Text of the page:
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Brennan LA, Brady JE, Drummond KL, Wiltsey-Stirman S, Gutner CA, Iverson KM. Mental health clinician perspectives regarding factors impacting implementation of evidence-based psychotherapies in Veterans Health Administration community-based outpatient clinics. General hospital psychiatry. 2022 Mar 1; 75:54-60.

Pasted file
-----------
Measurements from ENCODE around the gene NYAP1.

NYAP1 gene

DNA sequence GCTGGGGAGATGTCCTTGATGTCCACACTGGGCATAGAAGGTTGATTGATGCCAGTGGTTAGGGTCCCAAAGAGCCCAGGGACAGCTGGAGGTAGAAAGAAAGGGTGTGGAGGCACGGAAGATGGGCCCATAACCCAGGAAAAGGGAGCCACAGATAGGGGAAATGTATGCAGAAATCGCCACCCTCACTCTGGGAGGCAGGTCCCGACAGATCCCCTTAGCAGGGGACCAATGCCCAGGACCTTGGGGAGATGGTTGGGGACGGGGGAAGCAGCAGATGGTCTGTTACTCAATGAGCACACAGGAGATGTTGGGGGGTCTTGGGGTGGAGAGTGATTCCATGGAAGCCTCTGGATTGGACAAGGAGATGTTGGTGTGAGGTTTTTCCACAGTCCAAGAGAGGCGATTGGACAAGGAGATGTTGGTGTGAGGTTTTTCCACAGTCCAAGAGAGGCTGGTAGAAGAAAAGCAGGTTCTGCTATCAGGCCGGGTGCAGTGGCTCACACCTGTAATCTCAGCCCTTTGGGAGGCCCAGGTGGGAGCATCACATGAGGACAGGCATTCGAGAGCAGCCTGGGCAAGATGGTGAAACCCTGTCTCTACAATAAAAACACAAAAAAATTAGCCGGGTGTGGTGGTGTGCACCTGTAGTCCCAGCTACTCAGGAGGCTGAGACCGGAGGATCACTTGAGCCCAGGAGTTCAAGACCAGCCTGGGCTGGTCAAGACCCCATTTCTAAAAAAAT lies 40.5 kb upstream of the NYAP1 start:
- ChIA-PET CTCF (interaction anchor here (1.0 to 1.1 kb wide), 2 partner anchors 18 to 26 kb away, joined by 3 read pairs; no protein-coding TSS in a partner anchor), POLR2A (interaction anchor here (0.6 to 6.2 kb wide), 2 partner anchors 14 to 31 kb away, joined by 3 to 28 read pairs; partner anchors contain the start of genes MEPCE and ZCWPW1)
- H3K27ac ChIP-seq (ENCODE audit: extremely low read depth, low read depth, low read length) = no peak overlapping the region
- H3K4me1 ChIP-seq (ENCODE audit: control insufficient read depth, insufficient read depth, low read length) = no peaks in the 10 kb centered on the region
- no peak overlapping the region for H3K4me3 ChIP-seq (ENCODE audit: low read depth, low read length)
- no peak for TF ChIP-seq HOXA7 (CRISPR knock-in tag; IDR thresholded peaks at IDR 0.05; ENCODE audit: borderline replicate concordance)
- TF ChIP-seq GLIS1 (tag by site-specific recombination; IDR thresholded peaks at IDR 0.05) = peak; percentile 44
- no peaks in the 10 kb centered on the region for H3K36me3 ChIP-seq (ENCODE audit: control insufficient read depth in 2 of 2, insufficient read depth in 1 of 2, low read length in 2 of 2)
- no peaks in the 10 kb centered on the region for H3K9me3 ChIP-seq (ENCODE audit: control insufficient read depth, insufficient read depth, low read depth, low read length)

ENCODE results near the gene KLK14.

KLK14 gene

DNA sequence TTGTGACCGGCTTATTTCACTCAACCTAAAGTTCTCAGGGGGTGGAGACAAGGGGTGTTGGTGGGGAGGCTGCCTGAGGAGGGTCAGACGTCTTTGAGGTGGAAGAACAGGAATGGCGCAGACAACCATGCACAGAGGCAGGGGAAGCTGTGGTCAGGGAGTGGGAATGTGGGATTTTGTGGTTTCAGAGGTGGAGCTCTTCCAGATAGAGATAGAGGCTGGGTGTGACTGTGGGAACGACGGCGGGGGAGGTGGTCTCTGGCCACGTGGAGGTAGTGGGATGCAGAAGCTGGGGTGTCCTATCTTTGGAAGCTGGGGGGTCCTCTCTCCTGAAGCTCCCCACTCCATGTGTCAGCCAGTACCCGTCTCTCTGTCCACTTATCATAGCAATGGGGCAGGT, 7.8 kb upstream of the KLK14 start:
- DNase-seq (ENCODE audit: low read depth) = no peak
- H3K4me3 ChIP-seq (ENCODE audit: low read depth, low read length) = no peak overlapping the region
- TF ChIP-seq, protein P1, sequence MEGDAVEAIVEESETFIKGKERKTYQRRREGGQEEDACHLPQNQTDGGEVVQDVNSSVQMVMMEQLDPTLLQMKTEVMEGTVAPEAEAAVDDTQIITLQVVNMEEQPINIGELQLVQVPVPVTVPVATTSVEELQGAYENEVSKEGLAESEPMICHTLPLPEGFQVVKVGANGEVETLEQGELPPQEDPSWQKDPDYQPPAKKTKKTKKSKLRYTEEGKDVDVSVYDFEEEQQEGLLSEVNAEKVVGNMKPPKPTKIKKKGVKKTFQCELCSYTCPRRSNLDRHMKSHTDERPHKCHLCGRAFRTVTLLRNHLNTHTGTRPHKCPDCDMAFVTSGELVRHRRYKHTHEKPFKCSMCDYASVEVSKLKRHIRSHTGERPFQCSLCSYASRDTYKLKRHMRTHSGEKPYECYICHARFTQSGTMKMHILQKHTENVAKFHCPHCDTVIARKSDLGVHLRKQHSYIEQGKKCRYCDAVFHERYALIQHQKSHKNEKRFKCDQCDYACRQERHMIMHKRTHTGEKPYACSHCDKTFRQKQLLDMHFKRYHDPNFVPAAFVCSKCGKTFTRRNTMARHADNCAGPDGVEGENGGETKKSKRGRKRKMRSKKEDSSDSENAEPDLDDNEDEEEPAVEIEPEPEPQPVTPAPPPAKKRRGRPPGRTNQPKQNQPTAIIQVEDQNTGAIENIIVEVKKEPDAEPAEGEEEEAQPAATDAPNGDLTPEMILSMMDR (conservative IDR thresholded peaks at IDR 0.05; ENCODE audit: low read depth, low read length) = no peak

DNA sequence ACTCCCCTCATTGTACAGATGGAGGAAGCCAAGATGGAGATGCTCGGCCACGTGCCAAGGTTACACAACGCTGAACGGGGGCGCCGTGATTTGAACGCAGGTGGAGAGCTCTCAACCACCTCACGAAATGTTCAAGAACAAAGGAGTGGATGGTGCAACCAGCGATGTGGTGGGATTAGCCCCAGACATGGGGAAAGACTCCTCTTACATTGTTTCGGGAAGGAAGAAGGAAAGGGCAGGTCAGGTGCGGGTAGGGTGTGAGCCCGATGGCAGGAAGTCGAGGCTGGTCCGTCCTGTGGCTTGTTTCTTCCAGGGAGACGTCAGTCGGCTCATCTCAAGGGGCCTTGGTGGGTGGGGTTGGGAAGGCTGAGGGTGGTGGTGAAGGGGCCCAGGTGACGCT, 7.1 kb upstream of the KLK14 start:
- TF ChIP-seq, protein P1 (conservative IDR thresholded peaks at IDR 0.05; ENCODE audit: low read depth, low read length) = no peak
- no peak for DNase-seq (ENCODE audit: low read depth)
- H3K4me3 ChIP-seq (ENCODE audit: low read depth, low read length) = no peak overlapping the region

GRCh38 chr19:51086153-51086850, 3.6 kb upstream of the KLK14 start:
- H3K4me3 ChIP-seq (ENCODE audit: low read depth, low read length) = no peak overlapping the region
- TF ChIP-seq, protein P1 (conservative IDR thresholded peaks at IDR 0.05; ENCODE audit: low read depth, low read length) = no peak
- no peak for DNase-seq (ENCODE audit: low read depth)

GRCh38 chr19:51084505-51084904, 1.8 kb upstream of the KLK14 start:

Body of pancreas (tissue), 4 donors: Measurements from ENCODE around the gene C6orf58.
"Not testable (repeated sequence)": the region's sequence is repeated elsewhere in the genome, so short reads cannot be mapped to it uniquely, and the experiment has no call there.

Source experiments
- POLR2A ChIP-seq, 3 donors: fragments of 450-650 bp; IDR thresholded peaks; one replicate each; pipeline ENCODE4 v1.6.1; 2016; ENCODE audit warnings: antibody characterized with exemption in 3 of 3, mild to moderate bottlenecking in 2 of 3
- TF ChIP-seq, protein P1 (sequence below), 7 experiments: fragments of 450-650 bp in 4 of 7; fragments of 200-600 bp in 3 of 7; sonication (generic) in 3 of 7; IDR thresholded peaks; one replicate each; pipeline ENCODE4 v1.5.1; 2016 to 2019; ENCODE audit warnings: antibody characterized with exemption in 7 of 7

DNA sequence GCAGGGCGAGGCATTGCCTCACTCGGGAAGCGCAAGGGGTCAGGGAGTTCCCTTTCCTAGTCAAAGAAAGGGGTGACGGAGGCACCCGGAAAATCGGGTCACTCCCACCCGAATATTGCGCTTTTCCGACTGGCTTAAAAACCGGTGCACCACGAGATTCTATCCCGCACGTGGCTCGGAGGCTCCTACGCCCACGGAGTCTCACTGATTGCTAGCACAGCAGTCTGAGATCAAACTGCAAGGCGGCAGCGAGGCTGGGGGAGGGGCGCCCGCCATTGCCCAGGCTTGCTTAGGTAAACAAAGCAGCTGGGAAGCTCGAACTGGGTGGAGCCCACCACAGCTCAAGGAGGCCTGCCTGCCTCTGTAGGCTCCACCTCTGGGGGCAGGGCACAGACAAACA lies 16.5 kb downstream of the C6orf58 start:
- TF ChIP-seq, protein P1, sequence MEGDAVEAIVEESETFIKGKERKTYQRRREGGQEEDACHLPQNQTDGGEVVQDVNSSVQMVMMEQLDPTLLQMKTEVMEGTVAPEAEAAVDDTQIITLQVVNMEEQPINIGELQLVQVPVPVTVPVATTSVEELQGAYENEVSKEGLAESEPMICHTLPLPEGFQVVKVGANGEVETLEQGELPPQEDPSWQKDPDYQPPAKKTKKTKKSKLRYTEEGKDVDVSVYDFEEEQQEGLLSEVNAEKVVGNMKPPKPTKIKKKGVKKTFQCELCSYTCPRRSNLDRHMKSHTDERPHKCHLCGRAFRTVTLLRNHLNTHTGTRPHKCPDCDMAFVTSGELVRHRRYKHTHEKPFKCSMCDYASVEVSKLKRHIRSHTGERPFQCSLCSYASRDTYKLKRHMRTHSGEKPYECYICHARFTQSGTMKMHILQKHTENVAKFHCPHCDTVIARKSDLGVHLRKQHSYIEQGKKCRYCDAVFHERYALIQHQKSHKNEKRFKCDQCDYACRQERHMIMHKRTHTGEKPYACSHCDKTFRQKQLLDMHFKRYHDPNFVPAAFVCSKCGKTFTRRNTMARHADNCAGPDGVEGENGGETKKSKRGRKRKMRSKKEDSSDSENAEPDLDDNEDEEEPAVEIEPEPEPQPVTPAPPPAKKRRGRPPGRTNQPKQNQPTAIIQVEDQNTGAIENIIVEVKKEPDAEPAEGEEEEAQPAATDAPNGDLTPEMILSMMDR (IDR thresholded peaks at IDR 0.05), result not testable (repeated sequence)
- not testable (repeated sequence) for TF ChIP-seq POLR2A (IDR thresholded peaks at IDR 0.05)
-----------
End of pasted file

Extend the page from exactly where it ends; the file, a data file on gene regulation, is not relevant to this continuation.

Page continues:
OBJECTIVE: Uptake of Evidence-Based Psychotherapies (EBPs) by mental health (MH) clinicians, especially in community settings, remains highly variable. This formative pilot study aimed to understand the attitudes and practices of Veterans Health Administration community-based MH clinicians regarding EBPs and to identify multi-level factors that enable and hinder EBP implementation in this unique context. METHODS: Semi-structured interviews were conducted with MH clinicians (N = 40) working in community-based outpatient clinics (CBOCs) in metro/urban (n = 20) and non-metro/rural (n = 20) locations. Interviews were guided by the Consolidated Framework for Implementation Research and were analyzed using rapid content analysis. Results were organized by system-, clinician-, patient-, and innovation-levels. RESULTS: EBPs were consistently perceived as important to delivering quality MH care, with most clinicians having received training in at least one VHA EBP. However, limited EBP training and consultation opportunities, inadequate autonomy to schedule EBP sessions, high and complex caseloads, and feelings of isolation at CBOCs decreased EPB use. Social workers perceived disparities in EBP training access relative to psychologists. Some barriers were more salient in non-metro/rural settings (e.g., patient-level privacy concerns). CONCLUSIONS: Increased EBP training opportunities- particularly for social workers-, greater flexibility over schedules and caseloads, and more mechanisms for consultation and professional development may increase EBP uptake in community-based clinics.